Proof. Let $f \in D(T^*)$ and $g := T^* f$. Consider the function $$F(t) := \int_0^t g(s) ds.$$ Since $g \in L^2[0,1] \subseteq L^1[0,1]$, where the inclusion comes from the fact that we are dealing with a finite measure space, the function $F$ is absolutely continuous and hence a.e. differentiable with $F' = g$ a.e. Hence, for all $h \in D(T)$ we have $$\langle Th, f \rangle = \langle h, T^* f \rangle = \langle h, g\rangle = \langle h, F' \rangle = -\langle h', F \rangle \\ = -\frac{i}{i}\langle h', F \rangle = i \langle Th, F\rangle = \langle Th , -iF\rangle.$$ This gives us $$\langle Th, f + iF \rangle = 0,$$ which leads to $f + iF \in (\operatorname{range} T)^\perp.$ By the fundamental theorem of calculus and the definition of $D(T)$, we know that $$\operatorname{range} T = \left\{ f \in \mathrm{C}[0,1] \colon \int_0^1 f(t) = 0 \right\} = \left\{ f \in \mathrm{C}[0,1] \colon \langle f, 1\rangle = 0 \right\}.$$ This yields $$\overline{\operatorname{range} T} = \{1\}^\perp$$ which in turn gives us $$\{\operatorname{range} T\}^\perp = \overline{\operatorname{range} T}^\perp = \{1\}^{\perp\perp} = \operatorname{span} \{1\}.$$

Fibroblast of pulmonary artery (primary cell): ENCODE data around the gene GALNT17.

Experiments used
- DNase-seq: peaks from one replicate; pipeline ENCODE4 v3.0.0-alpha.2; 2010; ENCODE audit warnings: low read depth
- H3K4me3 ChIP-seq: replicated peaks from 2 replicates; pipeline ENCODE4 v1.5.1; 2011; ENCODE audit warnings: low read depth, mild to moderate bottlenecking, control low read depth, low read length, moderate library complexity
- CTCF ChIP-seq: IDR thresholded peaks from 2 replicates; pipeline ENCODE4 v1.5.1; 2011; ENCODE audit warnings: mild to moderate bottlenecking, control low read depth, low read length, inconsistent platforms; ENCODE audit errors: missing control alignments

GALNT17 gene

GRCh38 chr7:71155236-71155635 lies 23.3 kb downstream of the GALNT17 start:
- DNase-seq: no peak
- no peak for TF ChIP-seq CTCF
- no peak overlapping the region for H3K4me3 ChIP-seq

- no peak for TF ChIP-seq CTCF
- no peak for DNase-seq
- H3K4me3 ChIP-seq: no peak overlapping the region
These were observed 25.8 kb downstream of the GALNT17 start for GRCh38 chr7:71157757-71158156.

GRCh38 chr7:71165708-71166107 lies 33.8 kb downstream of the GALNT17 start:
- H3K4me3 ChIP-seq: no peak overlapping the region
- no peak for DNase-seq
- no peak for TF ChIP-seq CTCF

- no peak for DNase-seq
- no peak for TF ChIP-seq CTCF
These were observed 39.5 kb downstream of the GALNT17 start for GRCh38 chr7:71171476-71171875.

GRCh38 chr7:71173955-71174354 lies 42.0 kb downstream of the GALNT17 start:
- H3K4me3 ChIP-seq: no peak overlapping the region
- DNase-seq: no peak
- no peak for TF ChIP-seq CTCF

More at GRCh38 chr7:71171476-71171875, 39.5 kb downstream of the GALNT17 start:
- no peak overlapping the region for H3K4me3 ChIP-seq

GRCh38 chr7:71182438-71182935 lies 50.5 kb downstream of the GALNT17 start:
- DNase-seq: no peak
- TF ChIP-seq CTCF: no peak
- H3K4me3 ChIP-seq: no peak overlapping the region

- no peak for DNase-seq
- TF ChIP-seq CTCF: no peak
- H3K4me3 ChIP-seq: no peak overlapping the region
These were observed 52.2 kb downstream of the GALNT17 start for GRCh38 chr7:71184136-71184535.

Since $F$ and $1$ are absolutely continuous this gives us that $f = -iF + \alpha \cdot 1$ is absolutely continuous, i.e. $f \in \mathrm{AC}[0,1]$ and $$i \frac{df}{dx} = F' = g = T^* f.$$ Now we show $D(T^*) \supseteq \mathrm{AC}[0,1]$. Let $f \in \mathrm{AC}[0,1]$ and $f' \in L^2$ be the a.e. existing derivative. Then, like above we calculate for all $g \in D(T)$ $$\langle Tg, f\rangle = i\langle g',f\rangle = -i\langle g, f'\rangle = \langle g, if' \rangle,i.e.$$ the linear form $g \mapsto \langle Tg, f\rangle$ is continuous and hence $g \in D(T^*)$. $\square$

• So yes? $T^{\ast} = i\frac{d}{dx}$? What about the domain? – user412674 Apr 11 '17 at 0:51
• @user412674: Not in general. But in this specific case it is true. I have updated my post. – el_tenedor Apr 11 '17 at 7:05